h. Results and Discussion
>> In the Results, you describe what happened in your experiments. You can present your results making no comment on them, giving your own interpretations later in the Discussion section. Another approach is to interpret the results up to a point, to make some connections between the different statements, but to give more detail in a separate Discussion section. A third way is to combine the results with a discussion of each point.
>> You should be more focused on the justification of the results. Most important part of Discussion is the justification of own findings by presenting the principles, relationships and generalization shown by the results, showing how your results and interpretations agree (or contrast) with previous published works.
i. Conclusion: You should certainly never include a Conclusion just to repeat what you have said in the Discussion. It may be useful to bring all your findings together in a Conclusion, especially when your results and the subsequent discussion have been complicated.
j. Figure and Table - All illustrations, figures, and tables should be placed within the text at the appropriate points. Figures should have resolution at least 300 dpi. Legends and footnotes should be typed on separate sheets. Footnotes, to be numbered consecutively in superscript throughout the text, should be used as less as possible.
k. References - See below for full details.
2. Short communications
Communications are preliminary reports limited to approximately 3,000 words with no more than three figures and tables.
3. Review articles
Review articles provide a summary of topics of general interest to audiences.
Citation in text: Refer to the author’s name (without initials) and year of publication, e.g., Kiatkittipong, 2004 (for 1 author), Watanabe and Khuwijitjaru, 2004 (for 2 authors), or Sriamornsak et al., 2004 (for more than 2 authors).
Reference list: References should be listed in alphabetical order of author(s). For journal, list all names of authors.
Reference style (followed APA format)
- Feldmann, H. A. (2004). Forty Years of FEBS, 2nd, Oxford: Blackwell Publishing Ltd., pp. 1121-1129.
Chapter in a book
- Langer, T., and Neupert, W. (1994). Chaperoning mitochondrial biogenesis. In The Biology of Heat Shock Proteins and Molecular Chaperones (Morimoto, R. I., Tissieres, A., and Georgopoulos, C., eds.), 3rd, pp. 53-83. Plainview, New York: Cold Spring Harbor Laboratory Press.
Article in a journal
- Sriamornsak, P., and Burapapadh, K. (2015). Dissolution enhancement of itraconazole by evaporative recrystallization. Chemical Engineering Research and Design, 100, 444-451.
- Chamsai, B., Limmatvapirat, S., Sungthongjeen, S., and Sriamornsak, P. (2017). Enhanced solubility and oral bioavailability of manidipine hydrochloride: A ternary phase diagram approach for the selection of homogeneous solid dispersions prepared by melting technique. Drug Development and Industrial Pharmacy (in press).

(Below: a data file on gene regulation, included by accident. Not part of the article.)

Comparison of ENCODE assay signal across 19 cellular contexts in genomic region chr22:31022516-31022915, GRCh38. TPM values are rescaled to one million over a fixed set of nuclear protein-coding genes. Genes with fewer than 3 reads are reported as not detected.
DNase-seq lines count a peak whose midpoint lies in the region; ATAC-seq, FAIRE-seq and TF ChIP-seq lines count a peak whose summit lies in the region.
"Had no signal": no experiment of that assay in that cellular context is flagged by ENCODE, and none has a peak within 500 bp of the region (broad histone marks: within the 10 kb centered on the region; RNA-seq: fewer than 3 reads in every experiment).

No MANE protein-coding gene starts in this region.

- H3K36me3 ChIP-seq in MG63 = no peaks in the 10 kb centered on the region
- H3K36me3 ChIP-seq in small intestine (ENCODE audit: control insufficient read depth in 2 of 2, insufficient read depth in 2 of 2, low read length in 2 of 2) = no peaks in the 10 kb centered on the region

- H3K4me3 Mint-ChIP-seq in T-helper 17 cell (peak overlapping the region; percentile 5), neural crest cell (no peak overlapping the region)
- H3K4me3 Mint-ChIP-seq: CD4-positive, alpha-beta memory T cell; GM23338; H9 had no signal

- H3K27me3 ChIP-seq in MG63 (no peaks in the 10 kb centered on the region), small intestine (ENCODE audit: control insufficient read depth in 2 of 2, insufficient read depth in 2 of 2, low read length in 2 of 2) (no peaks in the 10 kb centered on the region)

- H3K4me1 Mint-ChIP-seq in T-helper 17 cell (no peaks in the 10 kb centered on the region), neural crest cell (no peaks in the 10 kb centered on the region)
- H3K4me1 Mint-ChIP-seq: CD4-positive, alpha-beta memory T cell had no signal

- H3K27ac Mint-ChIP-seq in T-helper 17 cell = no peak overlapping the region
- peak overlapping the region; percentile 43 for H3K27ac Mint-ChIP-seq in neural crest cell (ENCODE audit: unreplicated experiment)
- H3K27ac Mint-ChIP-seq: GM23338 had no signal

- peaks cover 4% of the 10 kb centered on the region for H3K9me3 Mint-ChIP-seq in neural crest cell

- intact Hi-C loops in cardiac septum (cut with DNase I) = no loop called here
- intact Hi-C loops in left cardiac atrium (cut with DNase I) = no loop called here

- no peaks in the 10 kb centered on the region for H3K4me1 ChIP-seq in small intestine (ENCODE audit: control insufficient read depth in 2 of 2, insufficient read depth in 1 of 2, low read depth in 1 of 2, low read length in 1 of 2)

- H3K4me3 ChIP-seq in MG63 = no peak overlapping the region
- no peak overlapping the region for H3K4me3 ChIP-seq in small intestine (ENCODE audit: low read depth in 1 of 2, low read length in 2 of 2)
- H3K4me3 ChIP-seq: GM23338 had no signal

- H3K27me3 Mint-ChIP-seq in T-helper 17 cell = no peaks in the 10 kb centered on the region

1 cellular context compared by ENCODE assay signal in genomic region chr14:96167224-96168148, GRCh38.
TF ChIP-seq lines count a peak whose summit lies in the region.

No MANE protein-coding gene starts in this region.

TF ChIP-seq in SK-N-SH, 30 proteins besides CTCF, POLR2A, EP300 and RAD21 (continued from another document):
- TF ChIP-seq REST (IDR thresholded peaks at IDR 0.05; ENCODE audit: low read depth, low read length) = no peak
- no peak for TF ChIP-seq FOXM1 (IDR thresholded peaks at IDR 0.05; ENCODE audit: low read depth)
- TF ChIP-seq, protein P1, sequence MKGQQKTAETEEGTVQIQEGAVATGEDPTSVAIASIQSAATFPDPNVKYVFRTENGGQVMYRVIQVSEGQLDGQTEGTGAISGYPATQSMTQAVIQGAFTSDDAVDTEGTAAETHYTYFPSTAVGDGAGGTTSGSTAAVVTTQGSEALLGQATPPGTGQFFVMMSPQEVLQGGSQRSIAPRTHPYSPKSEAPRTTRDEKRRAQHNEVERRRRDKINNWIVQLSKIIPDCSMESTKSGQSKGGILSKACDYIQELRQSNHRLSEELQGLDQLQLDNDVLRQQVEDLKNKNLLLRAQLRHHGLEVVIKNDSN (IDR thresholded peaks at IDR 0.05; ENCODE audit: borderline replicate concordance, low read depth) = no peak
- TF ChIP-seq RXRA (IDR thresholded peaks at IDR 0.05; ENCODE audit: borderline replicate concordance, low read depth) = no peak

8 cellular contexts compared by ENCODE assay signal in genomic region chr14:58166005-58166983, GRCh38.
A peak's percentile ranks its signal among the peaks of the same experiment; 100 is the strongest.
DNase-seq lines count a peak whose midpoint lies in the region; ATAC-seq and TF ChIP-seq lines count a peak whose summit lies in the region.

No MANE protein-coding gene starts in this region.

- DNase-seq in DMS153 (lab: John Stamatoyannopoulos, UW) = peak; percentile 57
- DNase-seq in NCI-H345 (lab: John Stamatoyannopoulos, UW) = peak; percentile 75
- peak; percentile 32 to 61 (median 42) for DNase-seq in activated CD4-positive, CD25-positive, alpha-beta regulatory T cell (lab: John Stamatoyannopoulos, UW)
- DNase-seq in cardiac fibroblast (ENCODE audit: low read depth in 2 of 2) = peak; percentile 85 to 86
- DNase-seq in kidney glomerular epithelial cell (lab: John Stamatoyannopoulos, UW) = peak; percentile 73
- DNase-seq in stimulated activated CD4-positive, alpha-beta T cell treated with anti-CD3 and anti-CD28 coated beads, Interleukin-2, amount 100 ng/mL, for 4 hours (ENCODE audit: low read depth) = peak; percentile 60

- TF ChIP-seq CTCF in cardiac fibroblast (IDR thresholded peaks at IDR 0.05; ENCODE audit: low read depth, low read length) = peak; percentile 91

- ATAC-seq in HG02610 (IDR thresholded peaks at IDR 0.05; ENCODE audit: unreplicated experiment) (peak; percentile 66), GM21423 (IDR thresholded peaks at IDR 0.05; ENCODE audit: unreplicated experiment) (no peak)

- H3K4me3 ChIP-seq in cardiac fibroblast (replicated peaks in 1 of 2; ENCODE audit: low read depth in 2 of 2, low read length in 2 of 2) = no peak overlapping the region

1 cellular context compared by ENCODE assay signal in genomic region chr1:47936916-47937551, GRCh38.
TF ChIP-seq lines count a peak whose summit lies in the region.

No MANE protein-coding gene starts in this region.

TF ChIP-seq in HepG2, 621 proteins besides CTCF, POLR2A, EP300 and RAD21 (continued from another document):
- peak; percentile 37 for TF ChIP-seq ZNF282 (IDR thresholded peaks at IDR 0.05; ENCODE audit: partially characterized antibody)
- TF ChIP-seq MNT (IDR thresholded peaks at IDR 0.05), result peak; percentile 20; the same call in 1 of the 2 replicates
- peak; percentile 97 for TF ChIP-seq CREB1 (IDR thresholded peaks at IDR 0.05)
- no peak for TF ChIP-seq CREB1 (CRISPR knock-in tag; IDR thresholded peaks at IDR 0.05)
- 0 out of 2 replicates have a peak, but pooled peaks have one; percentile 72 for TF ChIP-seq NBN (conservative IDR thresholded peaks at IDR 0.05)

Article on the web
- Lee, K. (1999). Appraising adaptive management. Conservation Ecology, 3(2). [Online URL:consecolo.org/Journal/vol3/iss2/index.html] accessed on April 13, 2001.
- MacKinnon, R. (2003). Modelling water uptake and soluble solids losses by puffed breakfast cereal immersed in water or milk. In Proceedings of the Seventh International Congress on Engineering and Food, pp. 245-250. Brighton, UK.
- Yoshikawa, T., and Kawai, M. (2006). Security robot. U.S. Patent No. 2006079998.
Tables and figures
Tables: Number the tables according to their sequence in the body text. The text should include references to all tables. Vertical lines should not be used to separate columns. Leave some extra space instead.
Figures: Figures should be of high quality (not less than 300 dpi JPEG or TIFF format), with the same size as the author would like them to appear in press. Choose the size of symbols and lettering so that the figures can be reduced to fit on a page or in a column.
Guidelines for units and symbol
The use of the International System of Units (SI) is recommended.
|Physical quantity||Base unit||SI Symbol|
|Amount of substance||mole||mol|
Names of plants, animals and bacteria should be in italics. The chemical nomenclature used must be in accordance with that used in the Chemical Abstracts.
Unless specified otherwise, all temperatures are understood to be in degrees centigrade and need not be followed by the letter ‘C’. Abbreviations should be those well known in scientific literature. In vitro, in vivo, in situ, ex vivo, ad libitum, et al. and so on are two words each and should be written in italics. None of the above is a hyphenated word. All foreign language (other than English) names and words shall be in italics as a general rule. Words such as carrageenan-induced inflammation, paracetamol-induced hepatotoxicity, dose-dependent manner are all hyphenated.
Submission of manuscripts
All information contained in a manuscript is a full responsibility of the authors, including the accuracy of the data and resulting conclusion.
The editorial office will acknowledge receipt of the manuscript within 2 weeks of submission. The received date that appears in the published article is the date on which the editors received the original (or if previously rejected, the resubmitted) manuscript. The revised date is the date when the editors received the last fully revised version of the manuscript (The manuscript may be returned to authors for revision. Authors will be given a few weeks after receipt of the reviewers’ comments to revise the manuscript.) When all remaining editorial issues are resolved, the paper is formally accepted. The accepted date is when the editor sends the acceptance letter.
Please submit the manuscript with a submission form online or contact the managing editor at email@example.com
One set of page proofs (as PDF files) will be sent by e-mail to the corresponding author. Author is requested to check the proofs and return any correction within 48 hours. Please use this proof only for checking the typesetting, editing, completeness and correctness of the text, tables and figures. Significant changes to the article as accepted for publication will only be considered at this stage with permission from the Editor. It is important to ensure that all corrections are sent back to us in one communication: please check carefully before replying, as inclusion of any subsequent corrections cannot be guaranteed. Proofreading is solely responsibility of the authors.